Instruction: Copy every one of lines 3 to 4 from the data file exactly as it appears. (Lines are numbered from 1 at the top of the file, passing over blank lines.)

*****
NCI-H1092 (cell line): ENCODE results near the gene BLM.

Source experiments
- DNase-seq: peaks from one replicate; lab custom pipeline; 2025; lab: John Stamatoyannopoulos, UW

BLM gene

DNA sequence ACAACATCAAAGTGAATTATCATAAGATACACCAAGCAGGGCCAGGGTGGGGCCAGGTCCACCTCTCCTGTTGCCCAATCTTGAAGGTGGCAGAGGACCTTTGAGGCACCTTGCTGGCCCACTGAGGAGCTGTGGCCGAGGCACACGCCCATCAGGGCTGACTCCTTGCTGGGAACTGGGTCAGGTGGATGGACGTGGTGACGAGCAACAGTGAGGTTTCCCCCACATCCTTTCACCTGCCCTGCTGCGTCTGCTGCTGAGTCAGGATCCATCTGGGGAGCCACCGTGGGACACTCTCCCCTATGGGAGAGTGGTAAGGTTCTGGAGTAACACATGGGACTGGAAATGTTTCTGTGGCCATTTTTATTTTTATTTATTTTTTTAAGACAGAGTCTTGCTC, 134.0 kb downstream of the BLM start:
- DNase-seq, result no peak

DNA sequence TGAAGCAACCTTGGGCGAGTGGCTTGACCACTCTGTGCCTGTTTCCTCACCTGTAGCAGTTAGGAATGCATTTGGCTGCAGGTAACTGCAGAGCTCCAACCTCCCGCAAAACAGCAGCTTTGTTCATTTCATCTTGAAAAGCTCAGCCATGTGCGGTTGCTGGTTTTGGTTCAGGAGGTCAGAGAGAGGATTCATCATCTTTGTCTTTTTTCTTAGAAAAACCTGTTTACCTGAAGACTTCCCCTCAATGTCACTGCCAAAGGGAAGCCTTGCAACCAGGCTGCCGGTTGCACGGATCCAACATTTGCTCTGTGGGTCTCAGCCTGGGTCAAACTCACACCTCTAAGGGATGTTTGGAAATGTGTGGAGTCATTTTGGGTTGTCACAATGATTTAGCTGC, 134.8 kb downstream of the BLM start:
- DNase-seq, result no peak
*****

- DNase-seq: peaks from one replicate; lab custom pipeline; 2025; lab: John Stamatoyannopoulos, UW

BLM gene